Weaver was seated in health class when South Western track and field coach Bruce Lee barged into the room, saying he needed to speak with her.
Weaver had no idea what to expect.
The then-freshman had impressed gym teacher Kim Flaherty with her production in the weight room the previous day, putting up 70 pounds on the shoulder press with ease. Flaherty immediately spread the word to Lee, an avid in-house recruiter.
"Coach Lee basically told me, 'You're going out for track this year,'" Weaver said. "I didn't intend to compete that year. I told him, 'Coach, I don't do track.' He basically looked at me and said, 'You do now.'"
Four years later, it appears Lee made the right call. No athlete in the Hanover area had a postseason ascent parallel to this shotputter. Because of this, Weaver is the the All-Area Girls' Track and Field Athlete of the Year.
Weaver showed how deserving she was when she hurled the shot 40 feet, 2 3/4 inches, establishing a school record while placing fifth in the PIAA Class AAA Championships at Shippensburg University.
As the searing heat cracked 90 degrees, Weaver topped her personal best.
"I always throw better when it's hot," said Weaver. "So, I was excited. The heat keeps me loose. I had no clue I was going to get a PR (personal record).
"I worked on keeping my chest up so that the throw wasn't a line drive. That's what I had worked on, throwing at practice the last two weeks. It kind of just clicked at the right time."
What makes her better than the rest? Lee said it's her will to win and her constant efforts to improve.
During the District 3 meet, she attained a personal best with a throw of 38-9. This came after hitting 35-10 1/2 at the YAIAA Championships.
While Weaver credits Lee for sparking her career, she said she couldn't have thrived without the constant assistance from former South Western assistant coach Tyler Sieg.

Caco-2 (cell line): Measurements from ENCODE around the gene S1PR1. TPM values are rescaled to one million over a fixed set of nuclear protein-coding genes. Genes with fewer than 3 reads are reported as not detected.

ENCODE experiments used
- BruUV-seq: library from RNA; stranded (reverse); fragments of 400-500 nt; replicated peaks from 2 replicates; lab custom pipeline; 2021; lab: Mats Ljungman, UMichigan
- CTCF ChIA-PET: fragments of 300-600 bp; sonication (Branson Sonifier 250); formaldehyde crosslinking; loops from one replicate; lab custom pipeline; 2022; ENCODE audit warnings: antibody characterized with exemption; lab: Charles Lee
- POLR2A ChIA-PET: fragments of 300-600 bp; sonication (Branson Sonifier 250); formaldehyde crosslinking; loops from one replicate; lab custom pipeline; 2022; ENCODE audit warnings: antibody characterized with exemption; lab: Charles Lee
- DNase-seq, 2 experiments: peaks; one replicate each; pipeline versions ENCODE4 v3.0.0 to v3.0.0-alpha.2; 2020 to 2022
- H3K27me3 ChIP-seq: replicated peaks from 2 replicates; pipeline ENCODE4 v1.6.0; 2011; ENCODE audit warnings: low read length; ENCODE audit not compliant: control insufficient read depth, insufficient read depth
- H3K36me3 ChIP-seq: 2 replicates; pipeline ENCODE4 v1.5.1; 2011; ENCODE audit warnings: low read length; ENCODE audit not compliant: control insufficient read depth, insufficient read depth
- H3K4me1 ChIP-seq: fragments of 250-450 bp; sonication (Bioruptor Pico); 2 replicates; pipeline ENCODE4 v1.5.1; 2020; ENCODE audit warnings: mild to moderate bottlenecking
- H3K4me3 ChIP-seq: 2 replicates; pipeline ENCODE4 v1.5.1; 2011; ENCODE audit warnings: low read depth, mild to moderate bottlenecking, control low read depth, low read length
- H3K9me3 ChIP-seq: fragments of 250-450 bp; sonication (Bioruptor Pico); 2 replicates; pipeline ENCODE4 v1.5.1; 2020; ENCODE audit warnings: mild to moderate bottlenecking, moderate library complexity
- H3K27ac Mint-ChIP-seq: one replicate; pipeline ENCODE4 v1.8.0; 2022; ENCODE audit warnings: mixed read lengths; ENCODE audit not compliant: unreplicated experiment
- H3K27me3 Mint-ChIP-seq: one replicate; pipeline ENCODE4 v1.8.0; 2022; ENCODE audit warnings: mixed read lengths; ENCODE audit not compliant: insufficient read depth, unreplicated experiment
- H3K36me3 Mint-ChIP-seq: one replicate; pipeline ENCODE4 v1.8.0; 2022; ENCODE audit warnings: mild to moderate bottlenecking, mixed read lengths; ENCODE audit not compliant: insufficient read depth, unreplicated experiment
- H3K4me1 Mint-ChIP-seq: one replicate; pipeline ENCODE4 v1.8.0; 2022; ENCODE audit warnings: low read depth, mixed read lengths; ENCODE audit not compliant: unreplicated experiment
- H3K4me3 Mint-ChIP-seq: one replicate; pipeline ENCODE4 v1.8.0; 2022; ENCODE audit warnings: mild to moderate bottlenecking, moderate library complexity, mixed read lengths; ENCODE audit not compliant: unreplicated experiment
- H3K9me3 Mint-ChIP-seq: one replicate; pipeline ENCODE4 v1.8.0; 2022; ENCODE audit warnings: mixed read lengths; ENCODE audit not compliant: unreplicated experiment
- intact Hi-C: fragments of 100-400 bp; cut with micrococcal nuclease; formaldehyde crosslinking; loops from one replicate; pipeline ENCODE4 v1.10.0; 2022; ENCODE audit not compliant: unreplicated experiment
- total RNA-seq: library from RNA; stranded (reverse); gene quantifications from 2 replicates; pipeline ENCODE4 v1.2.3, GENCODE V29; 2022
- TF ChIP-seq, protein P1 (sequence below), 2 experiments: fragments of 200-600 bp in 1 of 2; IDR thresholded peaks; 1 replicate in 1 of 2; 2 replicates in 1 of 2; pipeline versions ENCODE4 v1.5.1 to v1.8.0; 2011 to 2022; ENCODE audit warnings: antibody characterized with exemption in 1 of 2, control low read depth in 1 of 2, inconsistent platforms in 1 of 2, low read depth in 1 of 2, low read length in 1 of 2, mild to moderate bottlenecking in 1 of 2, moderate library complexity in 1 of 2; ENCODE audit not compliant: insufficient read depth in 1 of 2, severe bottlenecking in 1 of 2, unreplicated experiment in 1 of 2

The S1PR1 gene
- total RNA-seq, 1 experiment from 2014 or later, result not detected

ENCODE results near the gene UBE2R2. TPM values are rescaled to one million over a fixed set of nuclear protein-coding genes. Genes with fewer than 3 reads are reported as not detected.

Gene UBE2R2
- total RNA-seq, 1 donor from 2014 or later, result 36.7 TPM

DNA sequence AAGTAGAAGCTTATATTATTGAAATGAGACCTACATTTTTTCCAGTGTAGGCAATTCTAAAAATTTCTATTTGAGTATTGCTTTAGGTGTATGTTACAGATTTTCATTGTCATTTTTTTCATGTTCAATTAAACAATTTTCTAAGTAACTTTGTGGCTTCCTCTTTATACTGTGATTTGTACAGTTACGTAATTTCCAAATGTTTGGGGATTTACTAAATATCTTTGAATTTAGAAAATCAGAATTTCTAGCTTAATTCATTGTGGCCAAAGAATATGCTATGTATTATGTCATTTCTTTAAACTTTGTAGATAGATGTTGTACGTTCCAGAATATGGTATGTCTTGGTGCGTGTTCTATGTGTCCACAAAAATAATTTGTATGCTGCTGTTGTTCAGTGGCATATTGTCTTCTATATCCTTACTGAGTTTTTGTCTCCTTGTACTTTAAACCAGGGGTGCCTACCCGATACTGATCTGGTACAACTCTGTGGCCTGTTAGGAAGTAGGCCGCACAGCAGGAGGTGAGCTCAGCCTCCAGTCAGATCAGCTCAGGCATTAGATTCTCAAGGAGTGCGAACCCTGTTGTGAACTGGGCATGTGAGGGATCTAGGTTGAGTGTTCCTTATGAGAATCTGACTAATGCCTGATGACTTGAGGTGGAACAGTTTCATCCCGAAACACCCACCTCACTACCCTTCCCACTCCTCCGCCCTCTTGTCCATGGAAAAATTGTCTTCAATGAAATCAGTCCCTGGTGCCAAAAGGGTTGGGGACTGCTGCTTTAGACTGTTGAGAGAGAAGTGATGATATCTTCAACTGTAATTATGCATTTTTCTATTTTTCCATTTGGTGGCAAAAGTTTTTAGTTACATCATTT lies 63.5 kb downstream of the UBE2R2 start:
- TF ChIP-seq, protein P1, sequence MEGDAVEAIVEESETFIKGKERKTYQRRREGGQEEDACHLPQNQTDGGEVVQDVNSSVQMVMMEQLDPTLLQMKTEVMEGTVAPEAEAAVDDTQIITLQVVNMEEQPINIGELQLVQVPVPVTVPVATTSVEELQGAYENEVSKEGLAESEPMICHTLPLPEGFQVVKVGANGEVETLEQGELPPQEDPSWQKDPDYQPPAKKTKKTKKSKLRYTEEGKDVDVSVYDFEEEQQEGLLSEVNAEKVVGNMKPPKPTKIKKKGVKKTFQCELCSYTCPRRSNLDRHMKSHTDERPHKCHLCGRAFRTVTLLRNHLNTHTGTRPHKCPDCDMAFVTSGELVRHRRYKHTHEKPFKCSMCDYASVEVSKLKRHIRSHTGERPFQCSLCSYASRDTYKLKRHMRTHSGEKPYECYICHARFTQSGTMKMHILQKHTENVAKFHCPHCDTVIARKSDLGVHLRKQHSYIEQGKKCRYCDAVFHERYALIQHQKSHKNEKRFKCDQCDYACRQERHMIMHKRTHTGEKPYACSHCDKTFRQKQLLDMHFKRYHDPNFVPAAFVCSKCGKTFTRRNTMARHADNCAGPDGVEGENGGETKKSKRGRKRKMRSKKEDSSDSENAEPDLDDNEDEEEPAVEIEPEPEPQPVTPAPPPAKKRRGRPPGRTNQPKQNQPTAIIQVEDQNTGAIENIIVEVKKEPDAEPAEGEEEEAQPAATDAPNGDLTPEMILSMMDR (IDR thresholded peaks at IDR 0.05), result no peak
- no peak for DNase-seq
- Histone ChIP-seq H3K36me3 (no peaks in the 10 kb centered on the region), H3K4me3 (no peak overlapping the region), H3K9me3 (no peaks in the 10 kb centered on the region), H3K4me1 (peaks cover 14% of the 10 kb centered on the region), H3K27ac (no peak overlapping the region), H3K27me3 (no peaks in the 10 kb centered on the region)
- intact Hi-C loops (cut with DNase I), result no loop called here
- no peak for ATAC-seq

Working extensively with Weaver, Sieg helped her garner a berth in the district championships during her sophomore and junior seasons.
Currently stationed in Cuba with the U.S. navy, Sieg continued to coach Weaver through a constant flurry of Facebook messages.
"Every five seconds, I would get a Facebook message from Tyler, telling me what I was doing wrong," said Weaver. "He made sure I was working on every little mechanic there was, and putting it all together.
"The last four years, my weak point was getting across the circle. I usually get to the center of the circle. It was just a matter of getting across the circle and using my left arm."
Focusing on the shot put -- and forgoing the discus and javelin events --Weaver maximized her abilities with the iron ball.
The summer leading into her senior year, Weaver's work ethic spiked. She spent more time in the weight room. She took out a membership to Planet Fitness in Hanover, working away at everything from dumbbells to the shoulder press.
"Sieg was always big on lifting," Weaver said. "It was just a matter of keeping in shape and practicing technique work. Throwing is really predicated on technique, so I focused on that a lot."
Weaver is leaning toward attending Carroll Community College in Westminster, Md., next year. Since she eclipsed 40 feet, however, she's researched some potential NCAA destinations down the road.
"My coaches are looking into some track colleges now, since states and 40 feet happened," Weaver said.
What will she miss the most about her high school track career? Weaver said it will be the camaraderie of a tight-knit Mustang unit.
Of course, it's an experience that wouldn't have been possible without Lee's constant urging.
"Before my freshman season, (Lee) got me out of class three times to make sure my paperwork was done and that I had completed my physical. He said he wanted to make sure I wasn't going to miss the first day of practice."
When the Shippensburg University-bound van chugged out of the parking lot at roughly 6:35 a.m., Lee told Weaver she was close to breaking the school shot put record. Throughout the season, Lee had told Weaver she was closing on the record. It wasn't until that early sun-soaked morning, as the coaching staff and Weaver piled into the van, that he divulged just how close he was.
"I think that was his method of making sure I stayed focused," said Weaver. "He didn't want me getting distracted by trying to chase a school record."
The 40-foot barrier was a benchmark Weaver had mapped out since the summer leading into her senior year. During her last hurrah, Sieg reminded Weaver of what was within reach.
"At the beginning of my senior season, Tyler sent me a message," said Weaver. "He was telling me, 'It's your senior year. This is it. Go out and get it."
Just as she did with Lee four years ago, Weaver heeded the advice.
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